In a recent poll, Republicans were more likely than Democrats to say they would probably not or would not be vaccinated, compared with 36% for 12%. But they are a little more reluctant than the Republicans today. Back in January, 44% said they avoided the vaccine.

For some, the doubt remains. Vaccine, government or both.

“I have lost confidence in the governing bodies that run this,” said Richard Matic, 53, of Boca Raton, Florida. “There is just a lot to doubt that they are in the public interest, starting with the election, which I think was stolen.”

Matic does not doubt that the coronavirus is real. He got sick twice with it, endured vomiting, diarrhea, headaches, strange, recurring dreams of geometric shapes. But he said he would wait at least a year before taking the vaccine, taking the time to see if there were any negative side effects, to judge its effectiveness.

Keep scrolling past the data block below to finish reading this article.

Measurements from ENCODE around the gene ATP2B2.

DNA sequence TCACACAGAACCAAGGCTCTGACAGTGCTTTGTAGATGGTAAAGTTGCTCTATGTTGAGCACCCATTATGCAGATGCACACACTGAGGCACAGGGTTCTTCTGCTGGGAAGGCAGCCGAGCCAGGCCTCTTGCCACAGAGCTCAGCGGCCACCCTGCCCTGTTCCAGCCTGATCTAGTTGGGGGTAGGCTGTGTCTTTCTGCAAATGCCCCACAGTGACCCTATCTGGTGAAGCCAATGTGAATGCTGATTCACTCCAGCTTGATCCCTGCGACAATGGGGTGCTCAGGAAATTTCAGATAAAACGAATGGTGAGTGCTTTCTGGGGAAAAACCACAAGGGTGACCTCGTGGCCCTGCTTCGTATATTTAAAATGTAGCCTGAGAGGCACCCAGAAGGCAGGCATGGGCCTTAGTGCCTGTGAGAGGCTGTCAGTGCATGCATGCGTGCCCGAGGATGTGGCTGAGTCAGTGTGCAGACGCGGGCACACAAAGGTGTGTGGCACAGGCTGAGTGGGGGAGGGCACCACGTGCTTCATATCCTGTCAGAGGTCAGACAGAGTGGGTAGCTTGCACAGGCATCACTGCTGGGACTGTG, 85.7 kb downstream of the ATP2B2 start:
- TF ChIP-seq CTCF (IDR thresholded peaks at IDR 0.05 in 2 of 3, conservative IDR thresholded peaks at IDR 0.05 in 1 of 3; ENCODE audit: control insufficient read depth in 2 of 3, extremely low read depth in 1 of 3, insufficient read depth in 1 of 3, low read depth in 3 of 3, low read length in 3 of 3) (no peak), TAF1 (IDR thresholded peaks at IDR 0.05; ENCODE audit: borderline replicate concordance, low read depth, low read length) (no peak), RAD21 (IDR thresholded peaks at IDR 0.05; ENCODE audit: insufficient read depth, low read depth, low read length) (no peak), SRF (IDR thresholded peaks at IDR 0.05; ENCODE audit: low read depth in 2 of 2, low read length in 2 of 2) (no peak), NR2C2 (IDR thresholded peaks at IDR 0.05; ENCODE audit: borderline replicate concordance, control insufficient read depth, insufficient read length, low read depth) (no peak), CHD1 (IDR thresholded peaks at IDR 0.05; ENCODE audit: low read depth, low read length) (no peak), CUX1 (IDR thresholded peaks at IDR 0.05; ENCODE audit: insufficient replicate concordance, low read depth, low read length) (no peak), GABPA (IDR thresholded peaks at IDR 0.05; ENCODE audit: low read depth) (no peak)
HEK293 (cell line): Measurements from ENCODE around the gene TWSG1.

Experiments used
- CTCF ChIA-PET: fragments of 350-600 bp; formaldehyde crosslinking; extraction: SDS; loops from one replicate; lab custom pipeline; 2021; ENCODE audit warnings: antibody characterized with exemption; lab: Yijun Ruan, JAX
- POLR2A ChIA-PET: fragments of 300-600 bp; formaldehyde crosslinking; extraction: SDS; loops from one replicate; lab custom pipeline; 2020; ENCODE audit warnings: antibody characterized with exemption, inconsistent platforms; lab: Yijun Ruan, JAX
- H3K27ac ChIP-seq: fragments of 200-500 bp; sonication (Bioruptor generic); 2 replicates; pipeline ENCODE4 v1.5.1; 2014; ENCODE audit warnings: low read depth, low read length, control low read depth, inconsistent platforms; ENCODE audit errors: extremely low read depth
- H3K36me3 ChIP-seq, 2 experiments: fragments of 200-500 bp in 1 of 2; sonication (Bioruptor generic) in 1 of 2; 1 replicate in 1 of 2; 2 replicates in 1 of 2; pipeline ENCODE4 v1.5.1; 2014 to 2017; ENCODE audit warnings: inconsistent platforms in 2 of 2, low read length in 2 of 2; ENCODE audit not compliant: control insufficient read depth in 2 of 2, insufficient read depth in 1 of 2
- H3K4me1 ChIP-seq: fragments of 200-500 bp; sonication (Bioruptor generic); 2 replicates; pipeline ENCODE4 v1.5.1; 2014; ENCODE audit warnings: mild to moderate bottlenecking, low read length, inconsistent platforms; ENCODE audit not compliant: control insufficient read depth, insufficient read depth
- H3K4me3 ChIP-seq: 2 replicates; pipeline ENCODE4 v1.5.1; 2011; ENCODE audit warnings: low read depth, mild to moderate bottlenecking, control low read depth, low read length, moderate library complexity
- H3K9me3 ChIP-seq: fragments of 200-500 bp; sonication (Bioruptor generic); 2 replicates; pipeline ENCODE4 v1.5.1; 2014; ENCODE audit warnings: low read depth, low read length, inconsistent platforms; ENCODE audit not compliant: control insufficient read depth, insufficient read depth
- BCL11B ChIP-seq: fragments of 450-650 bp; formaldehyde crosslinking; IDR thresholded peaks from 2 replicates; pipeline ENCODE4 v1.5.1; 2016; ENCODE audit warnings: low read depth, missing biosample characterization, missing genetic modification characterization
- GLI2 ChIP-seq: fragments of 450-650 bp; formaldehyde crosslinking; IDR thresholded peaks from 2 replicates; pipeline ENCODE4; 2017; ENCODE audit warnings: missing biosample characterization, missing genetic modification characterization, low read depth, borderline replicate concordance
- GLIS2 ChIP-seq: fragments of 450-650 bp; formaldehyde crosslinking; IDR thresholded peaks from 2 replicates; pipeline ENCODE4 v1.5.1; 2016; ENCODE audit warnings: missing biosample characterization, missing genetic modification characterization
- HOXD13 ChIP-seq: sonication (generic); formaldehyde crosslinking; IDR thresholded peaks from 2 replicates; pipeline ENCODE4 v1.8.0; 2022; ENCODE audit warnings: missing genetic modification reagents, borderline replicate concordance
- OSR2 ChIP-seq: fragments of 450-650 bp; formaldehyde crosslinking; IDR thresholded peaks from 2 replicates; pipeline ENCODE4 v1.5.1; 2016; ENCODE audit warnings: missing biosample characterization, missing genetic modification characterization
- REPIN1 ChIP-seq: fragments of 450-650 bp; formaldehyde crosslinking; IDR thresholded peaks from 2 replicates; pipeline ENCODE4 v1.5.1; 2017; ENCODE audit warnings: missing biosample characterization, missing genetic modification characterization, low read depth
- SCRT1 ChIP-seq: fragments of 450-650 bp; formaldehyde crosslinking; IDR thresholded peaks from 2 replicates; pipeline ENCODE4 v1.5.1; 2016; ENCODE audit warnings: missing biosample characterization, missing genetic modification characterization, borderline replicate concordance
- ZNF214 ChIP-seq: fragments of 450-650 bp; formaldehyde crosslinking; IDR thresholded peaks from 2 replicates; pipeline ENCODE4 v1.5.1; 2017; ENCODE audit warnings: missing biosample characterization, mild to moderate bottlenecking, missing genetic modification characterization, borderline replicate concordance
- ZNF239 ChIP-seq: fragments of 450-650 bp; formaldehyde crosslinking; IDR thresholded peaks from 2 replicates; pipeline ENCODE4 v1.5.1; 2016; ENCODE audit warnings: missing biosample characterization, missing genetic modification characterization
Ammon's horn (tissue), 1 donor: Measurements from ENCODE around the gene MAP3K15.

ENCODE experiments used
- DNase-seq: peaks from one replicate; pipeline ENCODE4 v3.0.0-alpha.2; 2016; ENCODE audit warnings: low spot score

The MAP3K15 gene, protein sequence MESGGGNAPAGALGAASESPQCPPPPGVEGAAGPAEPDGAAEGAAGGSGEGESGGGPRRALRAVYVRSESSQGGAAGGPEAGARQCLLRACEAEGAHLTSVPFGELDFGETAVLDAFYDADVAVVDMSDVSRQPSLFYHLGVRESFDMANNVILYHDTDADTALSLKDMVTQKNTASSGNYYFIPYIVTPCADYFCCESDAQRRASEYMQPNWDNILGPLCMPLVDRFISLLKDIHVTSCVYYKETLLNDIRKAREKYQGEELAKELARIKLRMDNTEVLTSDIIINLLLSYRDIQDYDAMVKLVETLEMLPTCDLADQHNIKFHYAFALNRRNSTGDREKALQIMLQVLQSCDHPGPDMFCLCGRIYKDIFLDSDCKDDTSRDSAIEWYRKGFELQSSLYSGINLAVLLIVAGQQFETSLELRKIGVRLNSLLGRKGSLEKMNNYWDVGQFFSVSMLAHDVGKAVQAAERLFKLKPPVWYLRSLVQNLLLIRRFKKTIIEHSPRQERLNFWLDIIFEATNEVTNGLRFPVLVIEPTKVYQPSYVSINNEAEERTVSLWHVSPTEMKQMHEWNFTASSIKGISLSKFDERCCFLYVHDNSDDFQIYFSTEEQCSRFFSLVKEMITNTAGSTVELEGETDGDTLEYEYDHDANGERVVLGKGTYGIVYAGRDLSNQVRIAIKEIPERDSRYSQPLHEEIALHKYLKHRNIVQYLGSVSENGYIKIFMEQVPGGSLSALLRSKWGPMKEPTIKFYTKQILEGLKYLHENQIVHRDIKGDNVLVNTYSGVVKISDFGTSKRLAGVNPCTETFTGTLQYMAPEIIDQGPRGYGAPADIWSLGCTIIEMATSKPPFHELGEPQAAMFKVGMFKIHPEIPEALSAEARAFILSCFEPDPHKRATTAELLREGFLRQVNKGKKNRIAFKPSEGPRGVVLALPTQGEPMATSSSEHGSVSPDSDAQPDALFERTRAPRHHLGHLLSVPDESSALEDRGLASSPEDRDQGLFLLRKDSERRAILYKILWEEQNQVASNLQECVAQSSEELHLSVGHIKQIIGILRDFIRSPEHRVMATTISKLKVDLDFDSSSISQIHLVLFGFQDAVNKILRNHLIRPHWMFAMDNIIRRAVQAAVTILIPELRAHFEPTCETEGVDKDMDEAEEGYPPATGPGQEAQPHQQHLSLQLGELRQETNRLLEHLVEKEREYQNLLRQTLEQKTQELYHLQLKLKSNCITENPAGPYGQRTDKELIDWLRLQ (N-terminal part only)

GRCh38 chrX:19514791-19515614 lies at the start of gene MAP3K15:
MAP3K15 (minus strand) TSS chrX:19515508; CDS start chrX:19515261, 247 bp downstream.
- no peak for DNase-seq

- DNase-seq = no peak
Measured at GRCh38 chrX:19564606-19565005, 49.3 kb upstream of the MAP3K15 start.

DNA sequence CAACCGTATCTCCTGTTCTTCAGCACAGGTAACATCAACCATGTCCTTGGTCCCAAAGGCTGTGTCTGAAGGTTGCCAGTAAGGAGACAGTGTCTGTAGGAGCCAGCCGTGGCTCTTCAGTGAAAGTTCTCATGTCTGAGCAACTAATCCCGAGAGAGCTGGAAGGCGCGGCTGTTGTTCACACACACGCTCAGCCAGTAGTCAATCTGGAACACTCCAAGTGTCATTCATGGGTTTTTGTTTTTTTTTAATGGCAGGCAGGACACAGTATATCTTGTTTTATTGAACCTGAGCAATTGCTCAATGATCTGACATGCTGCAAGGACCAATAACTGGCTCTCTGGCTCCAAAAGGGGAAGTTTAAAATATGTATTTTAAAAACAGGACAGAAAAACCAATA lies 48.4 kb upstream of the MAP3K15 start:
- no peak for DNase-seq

Iowa Gov. Kim Reynolds, a Republican, is trying to win over a third of adult Iowans who will not be required to get the vaccine, stressing that the shooting will help bring life back to normal.

The Biden administration’s campaign features television and social media ads. Celebrities, community’s religious figures join the effort.